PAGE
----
One billion 5G users by 2023, more than half the world's 5G connections in China. 

We wonder what it all means… 

In the 1980s a respected but unwilling to be named telecom engineer was asked what he thought the then emerging digital ISDN might be used for. ‘Videoconferencing’ was the confident reply. And all the lovely bandwidth that came with 2G mobiles? He and the world thought it would be Videoconferencing again. Same again when 3G and 4G came around.

But videoconferencing it wasn’t. Sure, Ericsson estimates that by 2022 video will account for around 75 percent of mobile data traffic, but that’s down to movie downloads and social media sharing.

Not what you thought you were building it for

The truth then and now is that whenever a faster network is built, the applications soon follow. However, they may not be the applications you thought you were building the network for. That’s quite a thing in a commercial world where only fools build products without knowing there is concrete demand for them.

In AV there’s similar kind of chatter about what 5G might be used for when it arrives (and arrive it will) and it’s fair to say that most chatterers are struggling to find 5G’s true purpose. The low latency of 5G might allow DOOH displays to recognize a phone, call up videos and advertising video based on a social media profile, and send highly targeted messages. However, once security issues around using a radio network are resolved, connectivity will no longer require wires and that means no infrastructure and easier installations.

But both of these are marginal gains, and governments around the world are not spending billions promoting 5G to make only marginal gains. China, for example, is widely acknowledged as the 5G leader (that means someone in authority is convinced it’s a good idea) even with its centrally planned economy.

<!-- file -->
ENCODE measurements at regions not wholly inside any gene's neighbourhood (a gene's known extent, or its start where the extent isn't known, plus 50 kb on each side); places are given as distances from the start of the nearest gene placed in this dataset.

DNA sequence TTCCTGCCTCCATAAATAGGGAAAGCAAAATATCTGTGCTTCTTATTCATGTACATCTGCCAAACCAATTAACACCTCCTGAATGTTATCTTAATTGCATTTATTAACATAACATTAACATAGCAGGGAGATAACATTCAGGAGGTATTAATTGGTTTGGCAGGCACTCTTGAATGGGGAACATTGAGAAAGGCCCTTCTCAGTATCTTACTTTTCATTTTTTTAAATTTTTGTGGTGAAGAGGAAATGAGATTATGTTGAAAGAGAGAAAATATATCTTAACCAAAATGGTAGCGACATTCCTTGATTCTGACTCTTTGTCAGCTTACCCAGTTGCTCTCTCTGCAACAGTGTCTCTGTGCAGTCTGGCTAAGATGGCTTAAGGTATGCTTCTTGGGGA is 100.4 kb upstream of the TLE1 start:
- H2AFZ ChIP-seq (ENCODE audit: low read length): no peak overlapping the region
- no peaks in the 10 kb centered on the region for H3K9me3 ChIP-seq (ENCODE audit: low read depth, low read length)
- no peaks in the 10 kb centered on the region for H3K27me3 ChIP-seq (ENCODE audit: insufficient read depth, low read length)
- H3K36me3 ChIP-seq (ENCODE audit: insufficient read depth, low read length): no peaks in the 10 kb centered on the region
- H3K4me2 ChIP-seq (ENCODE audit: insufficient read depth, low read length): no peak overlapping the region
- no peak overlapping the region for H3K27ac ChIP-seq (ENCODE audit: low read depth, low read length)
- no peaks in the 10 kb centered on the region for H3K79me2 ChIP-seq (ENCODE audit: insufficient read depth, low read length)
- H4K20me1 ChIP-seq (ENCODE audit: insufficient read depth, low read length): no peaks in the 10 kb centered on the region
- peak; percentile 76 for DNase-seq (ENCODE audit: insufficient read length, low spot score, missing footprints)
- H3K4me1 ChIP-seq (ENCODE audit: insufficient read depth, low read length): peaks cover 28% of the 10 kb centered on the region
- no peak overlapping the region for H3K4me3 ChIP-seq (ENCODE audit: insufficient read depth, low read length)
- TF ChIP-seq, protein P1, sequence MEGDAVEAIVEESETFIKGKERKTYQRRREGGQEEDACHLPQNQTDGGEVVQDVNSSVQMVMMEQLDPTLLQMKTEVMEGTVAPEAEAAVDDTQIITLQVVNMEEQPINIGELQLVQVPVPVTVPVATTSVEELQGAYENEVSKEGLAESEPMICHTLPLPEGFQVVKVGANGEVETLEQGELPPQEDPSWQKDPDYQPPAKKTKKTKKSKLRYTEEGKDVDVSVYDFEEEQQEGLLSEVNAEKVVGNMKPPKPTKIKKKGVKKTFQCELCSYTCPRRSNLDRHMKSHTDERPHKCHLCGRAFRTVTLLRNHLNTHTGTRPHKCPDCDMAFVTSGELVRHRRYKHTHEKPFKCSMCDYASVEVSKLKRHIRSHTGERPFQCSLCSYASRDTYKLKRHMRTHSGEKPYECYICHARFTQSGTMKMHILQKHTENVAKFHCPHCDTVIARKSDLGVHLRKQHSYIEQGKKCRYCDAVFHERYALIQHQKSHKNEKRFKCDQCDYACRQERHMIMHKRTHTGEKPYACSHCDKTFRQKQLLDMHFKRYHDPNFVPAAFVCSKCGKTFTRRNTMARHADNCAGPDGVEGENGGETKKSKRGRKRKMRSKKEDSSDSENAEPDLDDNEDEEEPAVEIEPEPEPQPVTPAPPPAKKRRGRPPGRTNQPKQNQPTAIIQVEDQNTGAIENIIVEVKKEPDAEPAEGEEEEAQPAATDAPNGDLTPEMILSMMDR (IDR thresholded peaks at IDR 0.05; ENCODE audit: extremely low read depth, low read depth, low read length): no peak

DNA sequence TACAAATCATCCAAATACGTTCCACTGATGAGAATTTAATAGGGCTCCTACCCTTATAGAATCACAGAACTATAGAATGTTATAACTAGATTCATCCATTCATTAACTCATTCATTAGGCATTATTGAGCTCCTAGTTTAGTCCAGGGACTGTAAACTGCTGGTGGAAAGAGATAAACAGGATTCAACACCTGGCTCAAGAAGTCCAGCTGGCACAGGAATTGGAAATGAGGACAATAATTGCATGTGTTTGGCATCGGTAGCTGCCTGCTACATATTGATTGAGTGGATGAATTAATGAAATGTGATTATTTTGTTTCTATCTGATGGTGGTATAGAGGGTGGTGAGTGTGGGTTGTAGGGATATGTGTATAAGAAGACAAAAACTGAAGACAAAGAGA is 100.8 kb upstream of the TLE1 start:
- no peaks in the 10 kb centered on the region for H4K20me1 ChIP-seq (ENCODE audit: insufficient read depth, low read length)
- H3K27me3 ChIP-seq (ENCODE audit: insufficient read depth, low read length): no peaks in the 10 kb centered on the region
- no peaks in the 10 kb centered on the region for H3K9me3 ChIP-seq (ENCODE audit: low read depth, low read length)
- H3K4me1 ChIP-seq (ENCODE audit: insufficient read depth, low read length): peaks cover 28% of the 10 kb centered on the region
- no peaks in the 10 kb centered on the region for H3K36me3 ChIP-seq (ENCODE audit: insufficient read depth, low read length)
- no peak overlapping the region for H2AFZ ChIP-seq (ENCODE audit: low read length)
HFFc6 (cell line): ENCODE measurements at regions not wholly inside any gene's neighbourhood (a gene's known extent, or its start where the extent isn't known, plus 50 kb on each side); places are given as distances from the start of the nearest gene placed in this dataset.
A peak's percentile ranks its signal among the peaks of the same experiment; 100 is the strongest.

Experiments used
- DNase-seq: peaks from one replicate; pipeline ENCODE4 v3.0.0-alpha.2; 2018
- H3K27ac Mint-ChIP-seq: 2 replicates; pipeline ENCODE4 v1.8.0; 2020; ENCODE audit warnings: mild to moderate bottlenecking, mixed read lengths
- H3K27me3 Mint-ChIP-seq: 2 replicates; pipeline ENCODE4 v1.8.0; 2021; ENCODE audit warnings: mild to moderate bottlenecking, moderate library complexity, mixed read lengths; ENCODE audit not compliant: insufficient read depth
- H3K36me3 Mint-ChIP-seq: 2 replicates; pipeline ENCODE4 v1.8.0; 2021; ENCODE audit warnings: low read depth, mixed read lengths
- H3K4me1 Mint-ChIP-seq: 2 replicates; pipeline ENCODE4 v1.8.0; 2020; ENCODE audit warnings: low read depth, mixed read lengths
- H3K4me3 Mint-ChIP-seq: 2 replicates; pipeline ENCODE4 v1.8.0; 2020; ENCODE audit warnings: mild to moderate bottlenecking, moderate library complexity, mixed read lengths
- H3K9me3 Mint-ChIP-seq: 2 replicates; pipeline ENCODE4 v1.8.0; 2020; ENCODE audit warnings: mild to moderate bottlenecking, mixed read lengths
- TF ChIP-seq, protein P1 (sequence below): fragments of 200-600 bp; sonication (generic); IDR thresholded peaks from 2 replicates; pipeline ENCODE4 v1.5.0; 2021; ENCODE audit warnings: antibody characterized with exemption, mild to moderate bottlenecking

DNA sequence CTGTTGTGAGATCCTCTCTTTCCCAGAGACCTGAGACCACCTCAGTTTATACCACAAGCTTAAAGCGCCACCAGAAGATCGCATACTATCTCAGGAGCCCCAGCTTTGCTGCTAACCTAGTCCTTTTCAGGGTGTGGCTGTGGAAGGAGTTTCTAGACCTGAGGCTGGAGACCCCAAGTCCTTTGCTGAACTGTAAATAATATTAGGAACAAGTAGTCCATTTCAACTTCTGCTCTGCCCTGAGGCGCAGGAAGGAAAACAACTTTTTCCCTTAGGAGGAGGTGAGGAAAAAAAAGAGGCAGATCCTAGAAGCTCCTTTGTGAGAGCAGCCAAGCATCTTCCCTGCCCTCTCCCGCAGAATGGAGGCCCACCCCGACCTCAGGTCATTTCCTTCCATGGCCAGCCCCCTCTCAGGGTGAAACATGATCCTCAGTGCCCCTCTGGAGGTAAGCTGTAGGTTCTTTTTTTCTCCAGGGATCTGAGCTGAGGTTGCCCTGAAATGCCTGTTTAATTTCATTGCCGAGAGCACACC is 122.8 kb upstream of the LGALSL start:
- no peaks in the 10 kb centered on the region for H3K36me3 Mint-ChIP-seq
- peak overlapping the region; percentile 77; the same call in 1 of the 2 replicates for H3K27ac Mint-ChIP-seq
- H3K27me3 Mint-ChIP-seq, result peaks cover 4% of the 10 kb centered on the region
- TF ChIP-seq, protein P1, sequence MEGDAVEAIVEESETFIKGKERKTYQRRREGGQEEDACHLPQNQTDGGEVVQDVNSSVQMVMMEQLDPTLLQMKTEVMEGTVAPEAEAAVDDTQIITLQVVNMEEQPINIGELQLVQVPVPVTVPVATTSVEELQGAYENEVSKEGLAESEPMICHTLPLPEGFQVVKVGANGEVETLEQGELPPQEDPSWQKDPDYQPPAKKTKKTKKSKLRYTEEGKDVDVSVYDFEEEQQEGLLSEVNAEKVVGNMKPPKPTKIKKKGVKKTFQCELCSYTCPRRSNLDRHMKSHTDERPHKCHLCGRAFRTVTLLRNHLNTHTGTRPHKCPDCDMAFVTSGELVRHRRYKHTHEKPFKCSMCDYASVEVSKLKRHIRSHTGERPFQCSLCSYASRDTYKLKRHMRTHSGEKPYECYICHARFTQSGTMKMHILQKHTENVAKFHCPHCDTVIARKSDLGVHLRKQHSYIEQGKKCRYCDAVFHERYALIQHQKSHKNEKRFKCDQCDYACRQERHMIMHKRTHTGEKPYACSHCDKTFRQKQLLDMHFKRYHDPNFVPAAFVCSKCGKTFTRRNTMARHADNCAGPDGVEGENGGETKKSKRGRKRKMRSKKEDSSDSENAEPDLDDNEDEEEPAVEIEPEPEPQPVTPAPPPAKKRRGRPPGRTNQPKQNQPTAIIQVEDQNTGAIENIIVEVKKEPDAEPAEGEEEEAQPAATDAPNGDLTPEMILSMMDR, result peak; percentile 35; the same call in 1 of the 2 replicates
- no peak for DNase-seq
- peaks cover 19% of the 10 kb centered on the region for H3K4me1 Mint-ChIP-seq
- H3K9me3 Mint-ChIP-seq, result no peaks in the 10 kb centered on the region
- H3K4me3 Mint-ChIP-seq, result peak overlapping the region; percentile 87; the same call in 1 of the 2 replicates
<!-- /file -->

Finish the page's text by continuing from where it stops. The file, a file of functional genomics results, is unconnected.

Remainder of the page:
Pictures of your lunch

So what’s going on and what do they know that we don’t? The answer may lie in the concept of latent demand. This usually means demand for a product or service that consumers cannot consume because they cannot afford it but will once it becomes cheaper. However, latent demand is equally relevant to services we don’t yet know about. For example, few of us realized we wished to share pictures of our lunch until Instagram uncovered that latent demand.

What 5G will do — and governments across the globe are certain of this — is unleash huge latent demand in consumers, in businesses and, yes, in AV. Just what form that will take is almost impossible to say until the cork has come out of the bottle but if the past is in any way a guide to the future, it won’t be something we do now, but it will be something done better.

Where next?

At Christie, we have ideas about what those things may be and are busy working on them. Some will fly and some may not. What we are sure of, however, is that 5G will make a difference.

The mere fact that 5G is able to deliver high-quality low-latency video over cellular means Pro AV is not only genuinely part of the mobile revolution for the first time – it’s now at its heart.